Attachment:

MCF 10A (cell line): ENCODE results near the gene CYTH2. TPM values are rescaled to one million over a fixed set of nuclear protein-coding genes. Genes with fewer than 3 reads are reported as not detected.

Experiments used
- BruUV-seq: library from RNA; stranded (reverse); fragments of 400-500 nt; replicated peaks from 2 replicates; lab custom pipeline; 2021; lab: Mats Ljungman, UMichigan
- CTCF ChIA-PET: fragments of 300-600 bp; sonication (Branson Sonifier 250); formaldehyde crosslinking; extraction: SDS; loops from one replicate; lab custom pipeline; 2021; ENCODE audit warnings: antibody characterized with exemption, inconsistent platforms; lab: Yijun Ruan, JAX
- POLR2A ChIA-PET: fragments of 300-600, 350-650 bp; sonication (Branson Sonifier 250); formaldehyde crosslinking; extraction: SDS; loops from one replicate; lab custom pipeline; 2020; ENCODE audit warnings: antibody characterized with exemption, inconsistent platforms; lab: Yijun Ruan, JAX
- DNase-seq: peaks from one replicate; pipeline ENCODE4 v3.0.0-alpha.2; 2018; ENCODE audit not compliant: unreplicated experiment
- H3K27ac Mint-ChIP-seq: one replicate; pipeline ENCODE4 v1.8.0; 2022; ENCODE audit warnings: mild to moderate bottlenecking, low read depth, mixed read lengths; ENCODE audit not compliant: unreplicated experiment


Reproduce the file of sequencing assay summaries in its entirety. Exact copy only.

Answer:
MCF 10A (cell line): ENCODE results near the gene CYTH2. TPM values are rescaled to one million over a fixed set of nuclear protein-coding genes. Genes with fewer than 3 reads are reported as not detected.

Experiments used
- BruUV-seq: library from RNA; stranded (reverse); fragments of 400-500 nt; replicated peaks from 2 replicates; lab custom pipeline; 2021; lab: Mats Ljungman, UMichigan
- CTCF ChIA-PET: fragments of 300-600 bp; sonication (Branson Sonifier 250); formaldehyde crosslinking; extraction: SDS; loops from one replicate; lab custom pipeline; 2021; ENCODE audit warnings: antibody characterized with exemption, inconsistent platforms; lab: Yijun Ruan, JAX
- POLR2A ChIA-PET: fragments of 300-600, 350-650 bp; sonication (Branson Sonifier 250); formaldehyde crosslinking; extraction: SDS; loops from one replicate; lab custom pipeline; 2020; ENCODE audit warnings: antibody characterized with exemption, inconsistent platforms; lab: Yijun Ruan, JAX
- DNase-seq: peaks from one replicate; pipeline ENCODE4 v3.0.0-alpha.2; 2018; ENCODE audit not compliant: unreplicated experiment
- H3K27ac Mint-ChIP-seq: one replicate; pipeline ENCODE4 v1.8.0; 2022; ENCODE audit warnings: mild to moderate bottlenecking, low read depth, mixed read lengths; ENCODE audit not compliant: unreplicated experiment